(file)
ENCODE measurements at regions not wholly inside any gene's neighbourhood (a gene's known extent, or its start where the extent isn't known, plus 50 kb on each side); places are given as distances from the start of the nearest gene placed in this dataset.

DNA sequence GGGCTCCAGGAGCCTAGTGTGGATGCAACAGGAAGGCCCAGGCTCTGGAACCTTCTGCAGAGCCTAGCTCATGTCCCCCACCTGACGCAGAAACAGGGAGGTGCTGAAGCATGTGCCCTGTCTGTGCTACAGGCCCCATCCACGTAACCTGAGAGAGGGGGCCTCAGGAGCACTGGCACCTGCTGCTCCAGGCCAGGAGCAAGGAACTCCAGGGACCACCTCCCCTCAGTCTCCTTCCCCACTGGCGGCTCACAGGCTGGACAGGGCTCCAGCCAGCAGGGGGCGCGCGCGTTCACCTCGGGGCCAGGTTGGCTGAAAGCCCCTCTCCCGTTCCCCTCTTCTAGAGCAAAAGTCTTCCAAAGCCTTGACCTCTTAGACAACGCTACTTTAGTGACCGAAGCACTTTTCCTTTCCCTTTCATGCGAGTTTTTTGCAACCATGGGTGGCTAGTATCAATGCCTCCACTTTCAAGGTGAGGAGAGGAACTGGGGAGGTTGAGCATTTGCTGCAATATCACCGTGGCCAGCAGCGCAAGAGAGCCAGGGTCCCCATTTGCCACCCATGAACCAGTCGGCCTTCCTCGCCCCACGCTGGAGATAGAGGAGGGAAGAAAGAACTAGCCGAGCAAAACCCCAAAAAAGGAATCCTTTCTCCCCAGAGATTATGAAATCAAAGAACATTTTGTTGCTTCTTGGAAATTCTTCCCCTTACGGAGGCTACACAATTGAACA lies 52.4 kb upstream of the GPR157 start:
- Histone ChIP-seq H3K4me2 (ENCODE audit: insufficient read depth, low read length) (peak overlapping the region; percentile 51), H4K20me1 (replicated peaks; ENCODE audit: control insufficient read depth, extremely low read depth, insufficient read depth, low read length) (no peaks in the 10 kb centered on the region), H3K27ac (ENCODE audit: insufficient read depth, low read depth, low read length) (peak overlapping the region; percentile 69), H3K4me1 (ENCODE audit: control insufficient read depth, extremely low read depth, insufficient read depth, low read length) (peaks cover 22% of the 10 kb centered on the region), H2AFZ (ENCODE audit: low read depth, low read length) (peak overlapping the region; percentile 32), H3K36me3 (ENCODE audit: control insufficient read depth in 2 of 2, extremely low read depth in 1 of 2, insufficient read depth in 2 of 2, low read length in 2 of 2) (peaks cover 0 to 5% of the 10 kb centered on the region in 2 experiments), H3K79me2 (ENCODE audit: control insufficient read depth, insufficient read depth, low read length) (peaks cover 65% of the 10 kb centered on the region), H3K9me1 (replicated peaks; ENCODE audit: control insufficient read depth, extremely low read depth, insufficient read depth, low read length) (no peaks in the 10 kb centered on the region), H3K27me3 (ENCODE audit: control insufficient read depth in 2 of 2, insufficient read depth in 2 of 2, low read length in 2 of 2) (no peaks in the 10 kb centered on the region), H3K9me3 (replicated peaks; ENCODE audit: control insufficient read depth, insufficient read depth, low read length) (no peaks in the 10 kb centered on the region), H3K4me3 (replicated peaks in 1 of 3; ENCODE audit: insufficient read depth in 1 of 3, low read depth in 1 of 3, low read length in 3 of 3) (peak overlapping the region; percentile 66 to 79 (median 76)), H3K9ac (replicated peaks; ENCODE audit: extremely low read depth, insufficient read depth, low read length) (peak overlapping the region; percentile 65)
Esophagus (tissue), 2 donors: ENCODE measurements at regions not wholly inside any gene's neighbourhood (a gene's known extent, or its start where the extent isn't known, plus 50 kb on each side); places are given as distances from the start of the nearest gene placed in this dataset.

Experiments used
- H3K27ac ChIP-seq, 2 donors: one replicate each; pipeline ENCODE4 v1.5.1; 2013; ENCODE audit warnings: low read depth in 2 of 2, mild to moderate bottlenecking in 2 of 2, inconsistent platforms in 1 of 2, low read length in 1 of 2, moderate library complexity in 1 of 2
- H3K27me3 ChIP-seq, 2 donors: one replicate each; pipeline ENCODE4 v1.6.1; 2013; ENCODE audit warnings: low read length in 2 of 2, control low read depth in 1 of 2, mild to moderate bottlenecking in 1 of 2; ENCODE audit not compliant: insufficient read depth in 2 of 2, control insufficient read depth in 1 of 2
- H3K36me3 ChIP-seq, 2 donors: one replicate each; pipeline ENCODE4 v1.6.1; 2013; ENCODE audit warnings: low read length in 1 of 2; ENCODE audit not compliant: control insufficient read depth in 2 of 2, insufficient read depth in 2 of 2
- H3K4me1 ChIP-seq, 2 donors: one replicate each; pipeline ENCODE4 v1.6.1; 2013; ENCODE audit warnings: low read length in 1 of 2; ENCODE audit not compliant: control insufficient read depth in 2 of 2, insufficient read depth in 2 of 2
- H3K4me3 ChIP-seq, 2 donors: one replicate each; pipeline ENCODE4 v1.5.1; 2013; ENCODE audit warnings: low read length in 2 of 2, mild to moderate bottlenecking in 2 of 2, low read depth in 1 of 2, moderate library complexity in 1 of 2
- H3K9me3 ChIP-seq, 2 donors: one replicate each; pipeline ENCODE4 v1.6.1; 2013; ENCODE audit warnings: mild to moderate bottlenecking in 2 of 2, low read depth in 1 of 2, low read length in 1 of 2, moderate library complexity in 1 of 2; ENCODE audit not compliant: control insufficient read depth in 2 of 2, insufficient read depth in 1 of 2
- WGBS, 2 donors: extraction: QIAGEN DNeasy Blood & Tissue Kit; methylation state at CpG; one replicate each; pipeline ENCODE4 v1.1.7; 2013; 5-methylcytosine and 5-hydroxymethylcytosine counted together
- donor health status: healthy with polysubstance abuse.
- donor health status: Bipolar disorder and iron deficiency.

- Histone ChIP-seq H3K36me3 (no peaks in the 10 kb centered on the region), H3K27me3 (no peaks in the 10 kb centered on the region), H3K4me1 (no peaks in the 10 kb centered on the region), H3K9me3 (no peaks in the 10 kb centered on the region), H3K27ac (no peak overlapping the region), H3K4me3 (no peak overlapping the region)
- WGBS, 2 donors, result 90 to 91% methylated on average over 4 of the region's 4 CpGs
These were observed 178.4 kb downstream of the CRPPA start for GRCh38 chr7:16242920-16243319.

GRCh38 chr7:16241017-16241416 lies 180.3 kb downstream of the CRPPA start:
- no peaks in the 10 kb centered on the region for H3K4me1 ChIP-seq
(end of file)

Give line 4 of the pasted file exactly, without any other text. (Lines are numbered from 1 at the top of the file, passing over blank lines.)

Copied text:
Esophagus (tissue), 2 donors: ENCODE measurements at regions not wholly inside any gene's neighbourhood (a gene's known extent, or its start where the extent isn't known, plus 50 kb on each side); places are given as distances from the start of the nearest gene placed in this dataset.